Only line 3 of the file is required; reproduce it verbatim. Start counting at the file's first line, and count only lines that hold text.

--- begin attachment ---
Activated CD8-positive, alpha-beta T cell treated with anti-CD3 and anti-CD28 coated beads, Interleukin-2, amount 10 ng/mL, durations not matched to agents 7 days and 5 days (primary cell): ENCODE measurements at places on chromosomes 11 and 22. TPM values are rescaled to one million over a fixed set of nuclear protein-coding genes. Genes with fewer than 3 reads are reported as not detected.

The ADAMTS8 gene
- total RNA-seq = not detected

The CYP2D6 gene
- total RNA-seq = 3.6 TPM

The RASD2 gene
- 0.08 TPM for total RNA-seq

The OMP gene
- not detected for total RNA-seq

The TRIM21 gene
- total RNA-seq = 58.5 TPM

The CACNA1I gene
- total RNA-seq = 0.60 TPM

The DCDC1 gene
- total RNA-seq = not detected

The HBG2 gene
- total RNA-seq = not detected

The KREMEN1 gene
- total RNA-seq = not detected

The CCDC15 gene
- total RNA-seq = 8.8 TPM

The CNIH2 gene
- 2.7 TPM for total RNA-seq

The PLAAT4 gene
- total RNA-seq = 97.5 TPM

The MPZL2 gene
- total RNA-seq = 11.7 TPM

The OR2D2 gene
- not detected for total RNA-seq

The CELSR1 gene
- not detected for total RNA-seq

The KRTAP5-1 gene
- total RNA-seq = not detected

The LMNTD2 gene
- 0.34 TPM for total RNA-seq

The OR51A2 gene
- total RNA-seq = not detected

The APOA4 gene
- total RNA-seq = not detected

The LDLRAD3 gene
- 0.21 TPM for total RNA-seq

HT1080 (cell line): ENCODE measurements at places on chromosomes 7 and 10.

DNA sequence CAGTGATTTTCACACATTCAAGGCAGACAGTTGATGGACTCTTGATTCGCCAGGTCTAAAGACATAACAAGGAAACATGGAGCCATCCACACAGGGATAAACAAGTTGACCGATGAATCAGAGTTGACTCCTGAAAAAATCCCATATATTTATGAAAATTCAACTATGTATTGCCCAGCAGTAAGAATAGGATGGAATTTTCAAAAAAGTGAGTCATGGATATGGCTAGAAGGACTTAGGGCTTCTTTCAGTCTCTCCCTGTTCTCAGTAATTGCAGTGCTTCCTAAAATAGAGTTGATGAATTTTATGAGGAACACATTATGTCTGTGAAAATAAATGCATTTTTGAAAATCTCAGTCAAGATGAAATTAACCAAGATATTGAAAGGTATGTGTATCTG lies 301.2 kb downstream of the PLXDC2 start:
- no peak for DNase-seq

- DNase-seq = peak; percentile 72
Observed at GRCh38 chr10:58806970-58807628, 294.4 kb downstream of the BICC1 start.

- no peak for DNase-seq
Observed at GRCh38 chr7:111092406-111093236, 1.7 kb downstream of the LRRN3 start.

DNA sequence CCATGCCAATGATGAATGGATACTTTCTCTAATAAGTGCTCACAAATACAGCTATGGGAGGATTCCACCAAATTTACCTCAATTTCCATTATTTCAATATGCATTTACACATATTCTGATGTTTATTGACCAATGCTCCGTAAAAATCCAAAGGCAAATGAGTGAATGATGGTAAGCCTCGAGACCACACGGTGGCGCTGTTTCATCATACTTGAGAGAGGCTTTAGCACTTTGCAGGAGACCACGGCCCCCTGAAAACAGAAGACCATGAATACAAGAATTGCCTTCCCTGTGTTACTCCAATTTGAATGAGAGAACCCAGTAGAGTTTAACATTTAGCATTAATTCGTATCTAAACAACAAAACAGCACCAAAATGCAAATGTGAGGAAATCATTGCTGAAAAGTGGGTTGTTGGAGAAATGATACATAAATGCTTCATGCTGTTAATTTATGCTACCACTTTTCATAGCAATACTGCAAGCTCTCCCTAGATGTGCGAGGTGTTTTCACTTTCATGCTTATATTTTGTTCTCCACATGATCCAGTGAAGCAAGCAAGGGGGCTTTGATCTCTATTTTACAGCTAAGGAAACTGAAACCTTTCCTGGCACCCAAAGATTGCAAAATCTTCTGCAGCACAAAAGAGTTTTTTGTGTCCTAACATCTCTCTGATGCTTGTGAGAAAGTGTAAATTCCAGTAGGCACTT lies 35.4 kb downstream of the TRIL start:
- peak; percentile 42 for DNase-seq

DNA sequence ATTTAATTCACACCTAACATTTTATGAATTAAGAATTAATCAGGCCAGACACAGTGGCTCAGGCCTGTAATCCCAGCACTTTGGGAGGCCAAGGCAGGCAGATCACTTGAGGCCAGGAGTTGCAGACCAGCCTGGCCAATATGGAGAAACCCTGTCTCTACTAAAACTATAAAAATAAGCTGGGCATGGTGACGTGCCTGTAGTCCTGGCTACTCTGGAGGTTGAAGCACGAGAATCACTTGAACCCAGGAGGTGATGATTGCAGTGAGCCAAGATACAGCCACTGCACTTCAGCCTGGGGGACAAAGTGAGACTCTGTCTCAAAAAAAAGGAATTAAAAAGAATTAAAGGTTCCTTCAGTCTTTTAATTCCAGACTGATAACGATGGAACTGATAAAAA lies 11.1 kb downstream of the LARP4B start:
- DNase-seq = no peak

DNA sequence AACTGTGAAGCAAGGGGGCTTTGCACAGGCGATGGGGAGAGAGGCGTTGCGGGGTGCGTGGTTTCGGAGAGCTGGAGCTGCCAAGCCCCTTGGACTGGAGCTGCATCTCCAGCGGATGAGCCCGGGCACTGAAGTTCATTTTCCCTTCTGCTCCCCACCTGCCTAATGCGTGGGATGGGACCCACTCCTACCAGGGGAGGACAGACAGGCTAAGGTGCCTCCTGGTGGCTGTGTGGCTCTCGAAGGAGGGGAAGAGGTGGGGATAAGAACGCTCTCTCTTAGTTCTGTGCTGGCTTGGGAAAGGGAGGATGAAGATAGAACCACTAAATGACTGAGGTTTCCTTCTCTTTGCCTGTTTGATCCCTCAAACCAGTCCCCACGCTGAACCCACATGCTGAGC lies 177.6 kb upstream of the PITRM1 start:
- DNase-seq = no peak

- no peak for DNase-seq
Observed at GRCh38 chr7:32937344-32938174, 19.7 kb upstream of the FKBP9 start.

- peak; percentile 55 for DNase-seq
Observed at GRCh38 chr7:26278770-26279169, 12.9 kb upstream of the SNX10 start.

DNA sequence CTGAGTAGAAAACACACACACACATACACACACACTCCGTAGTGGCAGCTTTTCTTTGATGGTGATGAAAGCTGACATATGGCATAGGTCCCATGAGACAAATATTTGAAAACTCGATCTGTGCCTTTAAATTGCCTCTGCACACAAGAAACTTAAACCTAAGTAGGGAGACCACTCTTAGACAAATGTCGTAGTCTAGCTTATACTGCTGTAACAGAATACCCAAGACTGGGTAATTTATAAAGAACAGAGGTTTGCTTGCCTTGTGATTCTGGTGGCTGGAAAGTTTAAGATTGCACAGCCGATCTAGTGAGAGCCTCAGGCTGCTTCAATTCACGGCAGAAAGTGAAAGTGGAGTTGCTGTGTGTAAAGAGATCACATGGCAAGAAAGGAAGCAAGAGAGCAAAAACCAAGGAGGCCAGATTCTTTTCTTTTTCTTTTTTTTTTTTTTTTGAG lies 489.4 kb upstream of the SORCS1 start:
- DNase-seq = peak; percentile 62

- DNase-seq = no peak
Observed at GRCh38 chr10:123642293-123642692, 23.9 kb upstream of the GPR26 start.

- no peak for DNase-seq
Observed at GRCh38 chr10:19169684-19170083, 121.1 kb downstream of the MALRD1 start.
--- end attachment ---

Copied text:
- total RNA-seq = not detected